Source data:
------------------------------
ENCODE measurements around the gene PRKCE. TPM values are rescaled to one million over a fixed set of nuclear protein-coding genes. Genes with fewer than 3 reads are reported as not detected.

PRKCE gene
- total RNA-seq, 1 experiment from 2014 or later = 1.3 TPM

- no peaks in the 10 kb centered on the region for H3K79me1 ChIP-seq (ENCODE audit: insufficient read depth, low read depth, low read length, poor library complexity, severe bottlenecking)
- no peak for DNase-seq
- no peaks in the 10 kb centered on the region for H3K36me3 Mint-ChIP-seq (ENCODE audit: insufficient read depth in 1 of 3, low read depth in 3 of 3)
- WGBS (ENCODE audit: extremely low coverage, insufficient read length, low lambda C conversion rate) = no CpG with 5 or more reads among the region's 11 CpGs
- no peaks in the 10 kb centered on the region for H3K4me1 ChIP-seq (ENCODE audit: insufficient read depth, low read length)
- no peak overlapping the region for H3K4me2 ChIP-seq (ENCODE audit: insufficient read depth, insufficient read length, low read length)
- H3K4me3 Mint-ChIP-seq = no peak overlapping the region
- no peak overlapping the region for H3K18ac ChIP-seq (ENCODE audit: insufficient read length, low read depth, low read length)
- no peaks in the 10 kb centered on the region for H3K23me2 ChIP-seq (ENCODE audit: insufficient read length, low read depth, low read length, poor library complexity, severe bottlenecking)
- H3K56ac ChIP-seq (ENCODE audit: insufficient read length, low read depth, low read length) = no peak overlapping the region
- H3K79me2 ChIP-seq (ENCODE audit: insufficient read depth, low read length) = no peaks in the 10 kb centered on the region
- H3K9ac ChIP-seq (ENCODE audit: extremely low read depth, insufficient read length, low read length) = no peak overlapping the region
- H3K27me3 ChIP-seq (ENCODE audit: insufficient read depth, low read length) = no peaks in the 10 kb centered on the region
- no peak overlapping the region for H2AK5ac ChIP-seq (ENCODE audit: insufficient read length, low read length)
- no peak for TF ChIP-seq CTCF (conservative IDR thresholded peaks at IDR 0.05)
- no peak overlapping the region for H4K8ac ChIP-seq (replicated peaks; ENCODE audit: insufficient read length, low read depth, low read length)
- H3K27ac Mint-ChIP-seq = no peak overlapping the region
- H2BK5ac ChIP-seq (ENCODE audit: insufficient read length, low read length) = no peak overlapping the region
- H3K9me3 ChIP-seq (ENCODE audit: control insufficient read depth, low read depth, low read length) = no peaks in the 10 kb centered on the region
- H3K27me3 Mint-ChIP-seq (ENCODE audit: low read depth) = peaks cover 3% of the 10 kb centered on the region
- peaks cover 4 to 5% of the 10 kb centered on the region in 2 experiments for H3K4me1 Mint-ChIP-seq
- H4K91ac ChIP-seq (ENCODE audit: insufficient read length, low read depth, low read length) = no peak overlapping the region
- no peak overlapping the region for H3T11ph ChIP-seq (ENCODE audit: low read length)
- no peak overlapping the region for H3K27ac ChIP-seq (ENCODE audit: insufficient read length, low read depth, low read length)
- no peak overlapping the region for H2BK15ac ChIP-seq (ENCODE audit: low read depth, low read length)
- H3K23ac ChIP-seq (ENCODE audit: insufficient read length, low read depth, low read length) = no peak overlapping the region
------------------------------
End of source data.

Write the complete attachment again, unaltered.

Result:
ENCODE measurements around the gene PRKCE. TPM values are rescaled to one million over a fixed set of nuclear protein-coding genes. Genes with fewer than 3 reads are reported as not detected.

PRKCE gene
- total RNA-seq, 1 experiment from 2014 or later = 1.3 TPM

- no peaks in the 10 kb centered on the region for H3K79me1 ChIP-seq (ENCODE audit: insufficient read depth, low read depth, low read length, poor library complexity, severe bottlenecking)
- no peak for DNase-seq
- no peaks in the 10 kb centered on the region for H3K36me3 Mint-ChIP-seq (ENCODE audit: insufficient read depth in 1 of 3, low read depth in 3 of 3)
- WGBS (ENCODE audit: extremely low coverage, insufficient read length, low lambda C conversion rate) = no CpG with 5 or more reads among the region's 11 CpGs
- no peaks in the 10 kb centered on the region for H3K4me1 ChIP-seq (ENCODE audit: insufficient read depth, low read length)
- no peak overlapping the region for H3K4me2 ChIP-seq (ENCODE audit: insufficient read depth, insufficient read length, low read length)
- H3K4me3 Mint-ChIP-seq = no peak overlapping the region
- no peak overlapping the region for H3K18ac ChIP-seq (ENCODE audit: insufficient read length, low read depth, low read length)
- no peaks in the 10 kb centered on the region for H3K23me2 ChIP-seq (ENCODE audit: insufficient read length, low read depth, low read length, poor library complexity, severe bottlenecking)
- H3K56ac ChIP-seq (ENCODE audit: insufficient read length, low read depth, low read length) = no peak overlapping the region
- H3K79me2 ChIP-seq (ENCODE audit: insufficient read depth, low read length) = no peaks in the 10 kb centered on the region
- H3K9ac ChIP-seq (ENCODE audit: extremely low read depth, insufficient read length, low read length) = no peak overlapping the region
- H3K27me3 ChIP-seq (ENCODE audit: insufficient read depth, low read length) = no peaks in the 10 kb centered on the region
- no peak overlapping the region for H2AK5ac ChIP-seq (ENCODE audit: insufficient read length, low read length)
- no peak for TF ChIP-seq CTCF (conservative IDR thresholded peaks at IDR 0.05)
- no peak overlapping the region for H4K8ac ChIP-seq (replicated peaks; ENCODE audit: insufficient read length, low read depth, low read length)
- H3K27ac Mint-ChIP-seq = no peak overlapping the region
- H2BK5ac ChIP-seq (ENCODE audit: insufficient read length, low read length) = no peak overlapping the region
- H3K9me3 ChIP-seq (ENCODE audit: control insufficient read depth, low read depth, low read length) = no peaks in the 10 kb centered on the region
- H3K27me3 Mint-ChIP-seq (ENCODE audit: low read depth) = peaks cover 3% of the 10 kb centered on the region
- peaks cover 4 to 5% of the 10 kb centered on the region in 2 experiments for H3K4me1 Mint-ChIP-seq
- H4K91ac ChIP-seq (ENCODE audit: insufficient read length, low read depth, low read length) = no peak overlapping the region
- no peak overlapping the region for H3T11ph ChIP-seq (ENCODE audit: low read length)
- no peak overlapping the region for H3K27ac ChIP-seq (ENCODE audit: insufficient read length, low read depth, low read length)
- no peak overlapping the region for H2BK15ac ChIP-seq (ENCODE audit: low read depth, low read length)
- H3K23ac ChIP-seq (ENCODE audit: insufficient read length, low read depth, low read length) = no peak overlapping the region